Thieves are motivated to find ways to steal your phone number – with SIM swap scams. What is a SIM swap? It is a form of social engineering that allows a scammer to take control of someone else’s number. They don’t have to physically have your phone.
What You Should Know About SIM Swap Scams
First, thieves target a person with valuable online accounts. These could include a financial account with a lot of money or a social media account with a large following.
If you become a target, a thief gathers information about you like email, home address, and phone numbers. They may try to trick you into revealing information about yourself through phishing or social engineering. But they often get the information with a few simple internet searches or from social media.
Once he has the information, the thief may call your phone carrier, pretending to be you, and attempt a “SIM swap.” He will convince your mobile service provider to replace the SIM card in your phone with one in his possession. If successful, the mobile network will start sending calls and texts to the new SIM card – which is really the bad guy’s phone.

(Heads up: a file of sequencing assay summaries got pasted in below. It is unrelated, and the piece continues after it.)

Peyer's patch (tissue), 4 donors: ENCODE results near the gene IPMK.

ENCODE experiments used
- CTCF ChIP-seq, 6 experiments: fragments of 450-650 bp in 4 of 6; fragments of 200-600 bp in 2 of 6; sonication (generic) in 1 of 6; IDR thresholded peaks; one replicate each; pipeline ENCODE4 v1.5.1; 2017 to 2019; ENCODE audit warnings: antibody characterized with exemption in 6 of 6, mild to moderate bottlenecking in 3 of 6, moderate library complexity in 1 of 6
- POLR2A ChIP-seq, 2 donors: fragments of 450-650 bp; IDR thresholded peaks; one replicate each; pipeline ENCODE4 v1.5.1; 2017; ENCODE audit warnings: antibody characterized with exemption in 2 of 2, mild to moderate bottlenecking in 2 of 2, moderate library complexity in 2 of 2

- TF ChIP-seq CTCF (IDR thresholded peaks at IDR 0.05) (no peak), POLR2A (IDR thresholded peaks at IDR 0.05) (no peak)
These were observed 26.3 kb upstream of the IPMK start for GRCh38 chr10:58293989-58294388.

This will deactivate your phone, and the bad guy will start getting your calls and texts on his device, including authentication texts, one-time PINs or phone responses. This means the thief may be able to gain access to your financial or social media accounts.
How Cricket is Helping
The thieves constantly change their tactics. We are continually looking for ways to enhance safety measures, such as:
- Building tools to make it harder for someone to pretend to be you
- Developing enhanced authentication methods to help stop fraudulent activity
- Training employees and customers to recognize impersonation attempts better
- Expanding fraud detection and support
- Applying advanced technology to detect and stop suspected unauthorized SIM swaps
What You Can Do
These scams could happen to anyone. Here are a few tips to help avoid having your number taken over:
- Don't share personal information online. Don't post, or at least carefully limit, information on social media that a thief could use to gain access to your accounts or convince someone he is you. This includes legal names, birth dates and information that could be an answer to a security question, such as a pet's name, your best friend or high school mascot.
- Keep your personal email inbox clean. Delete phone bills, bank statements and other emails that may include personal information. Don't store passwords, passcodes or pins in unencrypted or unsecured email accounts. This will help reduce the risk of your sensitive information falling into the wrong hands.
- Change your account PIN and online password on a regular basis and don’t share it with other users.
If you believe your SIM card has been swapped without your consent, report it to your carrier right away. Also, contact your financial institutions and email provider to protect your accounts.
Review our Fraud Protection page for more information about how you can protect yourself online.